With a toast to the first explorers who ventured this far south, you can take pride in knowing you’ve made it to a part of the world still visited by very few people. This is raw Antarctica, home to the midnight sun, Weddell seals and some of the most magical, odd ice formations you’ll see anywhere in Antarctica.
If you haven’t had your fill of Antarctic wildlife and icebergs by now, you’ll surely be satisfied by the time we return to the Drake Passage. We’ll continue to journey onto land and out by Zodiac twice daily as we travel north along the western Antarctic Peninsula.
Your Expedition Team will always be on the lookout for any species of penguins, seals and whales that may have eluded you on the journey south.
After your week of exploration, you’ll say goodbye to the Expedition Team and disembark at King George Island. Your three-hour flight across the Drake Passage to Punta Arenas, Chile brings your adventure to an end. After we transfer you from the airport to the hotel, you can enjoy a final dinner in the city to reminisce about all the sights and sounds of Antarctica.
Say goodbye to your fellow explorers and depart for home
Embracing the unexpected is part of the legacy – and excitement – of expedition travel. There are no guarantees that we can achieve everything we set out to accomplish. A measure of flexibility is something all of us must bring to a voyage. There are nearly 200 recognized sites in the Antarctic Peninsula and South Shetlands and the places mentioned above may be changed to others equally as interesting.
A Triple Cabin has two lower berths and one upper berth, private facilities, and a porthole with exterior views.
A Lower Deck Twin cabin has two lower berths, private facilities, and a porthole with exterior views.
A Main Deck Twin Porthole cabin has two lower berths, private facilities, and a porthole with exterior views.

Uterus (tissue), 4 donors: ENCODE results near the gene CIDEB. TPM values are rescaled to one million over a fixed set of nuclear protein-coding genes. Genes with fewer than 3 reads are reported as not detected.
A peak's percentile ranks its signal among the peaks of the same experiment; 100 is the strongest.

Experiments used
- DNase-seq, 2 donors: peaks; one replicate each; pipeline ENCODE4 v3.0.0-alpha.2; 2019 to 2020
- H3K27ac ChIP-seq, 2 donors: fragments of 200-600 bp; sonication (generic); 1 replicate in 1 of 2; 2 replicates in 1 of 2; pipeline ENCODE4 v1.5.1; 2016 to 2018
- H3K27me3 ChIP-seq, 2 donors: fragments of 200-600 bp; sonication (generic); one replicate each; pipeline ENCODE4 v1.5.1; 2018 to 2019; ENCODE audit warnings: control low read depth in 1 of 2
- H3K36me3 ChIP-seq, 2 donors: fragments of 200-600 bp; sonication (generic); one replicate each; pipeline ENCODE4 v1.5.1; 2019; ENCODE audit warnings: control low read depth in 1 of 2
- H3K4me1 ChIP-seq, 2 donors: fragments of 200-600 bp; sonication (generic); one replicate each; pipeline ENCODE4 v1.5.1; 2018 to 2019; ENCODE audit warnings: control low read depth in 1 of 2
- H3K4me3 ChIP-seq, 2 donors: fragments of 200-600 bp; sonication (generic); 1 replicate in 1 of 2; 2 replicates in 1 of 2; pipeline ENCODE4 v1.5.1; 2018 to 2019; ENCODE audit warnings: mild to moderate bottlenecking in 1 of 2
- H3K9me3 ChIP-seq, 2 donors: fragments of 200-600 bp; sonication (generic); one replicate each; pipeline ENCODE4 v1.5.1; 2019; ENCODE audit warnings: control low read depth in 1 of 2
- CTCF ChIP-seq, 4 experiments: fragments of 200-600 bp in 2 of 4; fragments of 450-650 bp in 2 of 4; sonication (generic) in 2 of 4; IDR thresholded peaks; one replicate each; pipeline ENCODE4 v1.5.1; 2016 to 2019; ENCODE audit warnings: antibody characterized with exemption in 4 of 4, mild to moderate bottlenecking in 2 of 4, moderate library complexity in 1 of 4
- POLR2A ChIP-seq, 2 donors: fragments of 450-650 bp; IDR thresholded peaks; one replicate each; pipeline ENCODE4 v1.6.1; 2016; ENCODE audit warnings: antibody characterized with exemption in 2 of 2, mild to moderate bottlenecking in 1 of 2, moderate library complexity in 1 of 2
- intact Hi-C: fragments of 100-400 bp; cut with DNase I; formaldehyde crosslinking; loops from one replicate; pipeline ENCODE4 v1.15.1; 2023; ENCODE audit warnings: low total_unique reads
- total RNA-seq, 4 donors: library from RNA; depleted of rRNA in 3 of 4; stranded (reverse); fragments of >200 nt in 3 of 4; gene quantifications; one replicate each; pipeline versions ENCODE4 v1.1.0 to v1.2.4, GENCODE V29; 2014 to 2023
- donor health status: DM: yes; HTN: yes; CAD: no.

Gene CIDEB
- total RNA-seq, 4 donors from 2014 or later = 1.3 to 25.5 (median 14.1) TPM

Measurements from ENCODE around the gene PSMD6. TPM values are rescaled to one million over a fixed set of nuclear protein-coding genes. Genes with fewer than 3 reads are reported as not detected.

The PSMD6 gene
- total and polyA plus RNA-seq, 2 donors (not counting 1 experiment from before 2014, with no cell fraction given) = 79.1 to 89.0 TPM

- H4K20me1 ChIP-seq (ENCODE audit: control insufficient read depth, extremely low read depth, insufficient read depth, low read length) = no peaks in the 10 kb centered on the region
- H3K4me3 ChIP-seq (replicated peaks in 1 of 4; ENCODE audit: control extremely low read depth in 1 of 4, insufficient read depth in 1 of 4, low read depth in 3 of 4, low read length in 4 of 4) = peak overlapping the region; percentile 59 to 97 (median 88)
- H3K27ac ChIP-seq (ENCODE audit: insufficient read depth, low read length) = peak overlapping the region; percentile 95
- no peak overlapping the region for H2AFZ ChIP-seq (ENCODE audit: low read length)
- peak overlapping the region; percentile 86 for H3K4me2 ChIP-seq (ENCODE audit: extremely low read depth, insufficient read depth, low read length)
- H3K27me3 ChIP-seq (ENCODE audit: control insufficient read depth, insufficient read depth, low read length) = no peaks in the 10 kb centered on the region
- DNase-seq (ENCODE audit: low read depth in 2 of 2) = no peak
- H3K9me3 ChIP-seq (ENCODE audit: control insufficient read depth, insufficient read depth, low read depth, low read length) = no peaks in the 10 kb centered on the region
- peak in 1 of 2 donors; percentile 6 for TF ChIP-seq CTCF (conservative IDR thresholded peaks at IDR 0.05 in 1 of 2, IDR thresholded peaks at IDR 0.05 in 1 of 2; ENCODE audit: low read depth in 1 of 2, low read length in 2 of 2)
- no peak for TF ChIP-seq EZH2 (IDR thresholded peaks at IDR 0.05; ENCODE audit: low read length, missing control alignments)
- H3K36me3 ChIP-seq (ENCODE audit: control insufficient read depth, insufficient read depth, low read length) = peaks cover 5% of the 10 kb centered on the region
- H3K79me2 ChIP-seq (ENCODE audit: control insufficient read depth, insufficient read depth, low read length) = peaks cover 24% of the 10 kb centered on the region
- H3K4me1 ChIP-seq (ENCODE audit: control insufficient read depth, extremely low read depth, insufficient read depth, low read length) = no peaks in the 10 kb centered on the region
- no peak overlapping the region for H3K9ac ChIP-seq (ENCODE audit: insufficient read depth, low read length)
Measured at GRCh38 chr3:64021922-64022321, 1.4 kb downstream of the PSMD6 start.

A Main Deck Twin Window cabin has two lower berths, private facilities, and two windows with exterior views.
A Superior cabin has two lower berths, private facilities, and windows with exterior views.
There will be 6 new, deluxe cabins built forward on Captain’s deck. Averaging 182 sq. ft., a Deluxe Cabin has two lower berths, private facilities, and windows with exterior views.
A Suite has two lower berths, windows with exterior views, private facilities. Cabin 403 has a bathtub other Suites have showers.
Approximately 289 sq. ft. in size (27 sq. m), these cabins all feature a private sitting room. One features a large panoramic window facing aft, and the other two suites face port and starboard.
Ocean Adventurer (Sea Adventurer)
Vessel Type: Comfortable Expedition
Length: 90 metres
Passenger Capacity: 118
Built / refurbished: 1975 / 1998 / 2017 - re-named to the Ocean Adventurer in June 2017
As of June 2017, this polar expedition ship will be undergoing a multi-million-dollar renovation and be officially renamed the “Ocean Adventurer”.
The new and improved Ocean Adventurer is designed to carry 132 travelers in comfort to the most remote corners of the world. Originally built in Yugoslavia in 1976, this nimble, ice-strengthened ship has become a passenger favourite over the years and underwent refurbishments in 1999 and 2002 with the most significant being in 2017.
With the latest rounds of refurbishments guests will enjoy:
• A refreshed, contemporary new look and feel throughout the ship.
• The addition of six new twin cabins and three new suites.
• All existing cabins will be furnished with all new soft furnishings and brand new bathrooms.
• Main common areas such as the Lounge and Dining Room will be remodeled as well as the Bar.
• Major technical enhancements – include two new Rolls Royce engines, which will significantly increase fuel efficiency and minimized carbon footprint.